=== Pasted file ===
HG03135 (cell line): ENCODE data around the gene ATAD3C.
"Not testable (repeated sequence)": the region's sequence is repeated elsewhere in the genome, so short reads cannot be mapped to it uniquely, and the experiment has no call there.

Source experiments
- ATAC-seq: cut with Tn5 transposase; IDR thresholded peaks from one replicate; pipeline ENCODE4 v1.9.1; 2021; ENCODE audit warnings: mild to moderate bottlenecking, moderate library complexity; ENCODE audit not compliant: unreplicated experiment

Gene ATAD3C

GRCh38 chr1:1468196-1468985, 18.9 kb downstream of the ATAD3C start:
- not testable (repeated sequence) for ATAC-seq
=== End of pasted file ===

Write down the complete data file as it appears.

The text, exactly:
HG03135 (cell line): ENCODE data around the gene ATAD3C.
"Not testable (repeated sequence)": the region's sequence is repeated elsewhere in the genome, so short reads cannot be mapped to it uniquely, and the experiment has no call there.

Source experiments
- ATAC-seq: cut with Tn5 transposase; IDR thresholded peaks from one replicate; pipeline ENCODE4 v1.9.1; 2021; ENCODE audit warnings: mild to moderate bottlenecking, moderate library complexity; ENCODE audit not compliant: unreplicated experiment

Gene ATAD3C

GRCh38 chr1:1468196-1468985, 18.9 kb downstream of the ATAD3C start:
- not testable (repeated sequence) for ATAC-seq